# Where parallels cross

Interesting bits of life

# How to organize a CodeNames tournament with your Emacs and emacs-slack

I partition Slack users via emacs-slack to form teams for the online game CodeNames.

## The problem

I joined into an effort to make the remote-first company I work for more social. A friend initiated me to CodeNames, a nice little game in which you have to guess words following a clue of your teammate (rules here). So I proposed to my colleagues to have a tournament! People liked the idea and so I started organizing it.

So I asked myself: how can I do that with Emacs?

## And there is a solution

After some thought I came up with these todos:

1. find all my colleagues names
2. partition them in teams of two
3. produce a nice little tournament bracket graph to make things look professional

I could achieve the first two points within Emacs! For the last I hoped to do it via Graphviz, but an online solution was just easier.

Anyway, the first bit is easy: emacs-slack! Being a remote-first company, we use a chat tool. Luckily emacs-slack opens the Slack API to Emacs. So, given a configured emacs-slack, gathering my colleagues names is easy:

(setq my/teammates (slack-team-users slack-current-team))


That's it! With this snippet you have all the users in your team.

Now if we want to form some teams, we need some cool names:

(setq my/team-names '(
"Nacho Kings"
"McPerfect"
"Crypto fries"
"The Potato Sacks"
"Tequila on Oats"
"Corny Corn Dogs"
"The Pizza Party"
"Food Critics"
"Apple_Pen_Pineapple_Pen"
"Chunky Dunkers"
"Dumb Dumplings"
"Smoked Salmons"
"Snack Attacks"
"Stud Potatoes"
"Cheeses and Chips"
"Boozed Boys"
"Give_us_booze"
"Hung&Over"))


And finally we split our colleagues and assign them a team name using the amazing dash.el!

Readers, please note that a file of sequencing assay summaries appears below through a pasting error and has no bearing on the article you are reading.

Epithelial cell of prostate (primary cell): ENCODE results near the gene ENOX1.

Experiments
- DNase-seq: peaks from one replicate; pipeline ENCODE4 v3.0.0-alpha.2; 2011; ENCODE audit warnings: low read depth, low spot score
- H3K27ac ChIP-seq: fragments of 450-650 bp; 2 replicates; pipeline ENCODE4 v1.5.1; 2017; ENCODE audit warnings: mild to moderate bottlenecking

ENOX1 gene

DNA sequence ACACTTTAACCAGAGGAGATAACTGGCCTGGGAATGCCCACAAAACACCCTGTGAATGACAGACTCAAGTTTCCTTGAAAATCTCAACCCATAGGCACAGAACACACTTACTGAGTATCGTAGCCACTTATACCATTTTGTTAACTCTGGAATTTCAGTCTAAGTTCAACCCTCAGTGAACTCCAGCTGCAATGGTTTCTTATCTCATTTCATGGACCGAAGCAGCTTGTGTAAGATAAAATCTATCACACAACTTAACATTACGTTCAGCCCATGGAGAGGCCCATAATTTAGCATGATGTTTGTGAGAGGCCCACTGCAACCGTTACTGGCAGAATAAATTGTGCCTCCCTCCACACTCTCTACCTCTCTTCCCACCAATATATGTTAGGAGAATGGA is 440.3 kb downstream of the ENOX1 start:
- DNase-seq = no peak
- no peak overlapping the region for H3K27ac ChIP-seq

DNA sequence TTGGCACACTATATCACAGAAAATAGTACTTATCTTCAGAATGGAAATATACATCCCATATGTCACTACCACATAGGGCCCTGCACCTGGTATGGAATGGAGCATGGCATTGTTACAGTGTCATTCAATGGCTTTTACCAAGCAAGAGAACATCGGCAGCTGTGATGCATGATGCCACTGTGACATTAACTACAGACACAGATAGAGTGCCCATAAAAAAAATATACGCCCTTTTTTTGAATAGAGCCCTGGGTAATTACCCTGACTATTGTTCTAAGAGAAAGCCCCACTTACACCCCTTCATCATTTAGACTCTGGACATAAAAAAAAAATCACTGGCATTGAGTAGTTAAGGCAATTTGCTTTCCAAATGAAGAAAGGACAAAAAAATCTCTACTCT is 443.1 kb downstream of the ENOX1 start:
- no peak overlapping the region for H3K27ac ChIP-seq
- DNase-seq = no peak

(setq my/codenames-teams
(--> my/teammates
(--keep (and (not (-contains? '("slackbot" "other-user-you-don't-want") (plist-get it :name)))
(eq (plist-get it :deleted) :json-false)
(me-get-in it '(:profile :real_name_normalized)))
it)
(-shuffle it)
(-partition-all 2 it)
(--map-indexed (list :team-name (nth it-index my/team-names) :participants it) it))


I use -partition-all because I don't want to lose users (-partition would drop the last partition that hasn't reached 2 members), but if you have an odd number you will have a team of one. For CodeNames, just add that user to another team: the game works fine like that too. Note that the above removes some users (i.e., bots that Slack considers as users in the team). Also, we get only the names of users here. It's a good idea to keep the whole user plist, if for example you want to send automated messages with a little script.

I printed the names that way because I wanted to share the teams composition with my colleagues. Here the snippet for printing out that info in a nice format.

(concat "|Team Name | Participants |\n" (s-join "\n" (--map (format "| %s | %s |" (plist-get it :team-name) (s-join ", " (plist-get it :participants))) my/codenames-teams)))


If you want to use the same online tool I used to form the tournament bracket, just extract the right number of team names and copy the output in the textbox here: https://challonge.com/tournaments/bracket_generator.

(s-join "\n" (--map (plist-get it :team-name) my/codenames-teams ))


## Conclusion

That's it! A creative and social way to use our favourite editor and its extensions to have fun together. And if you are a fan of CodeNames, get in touch and we can organize a match :D

Happy gaming!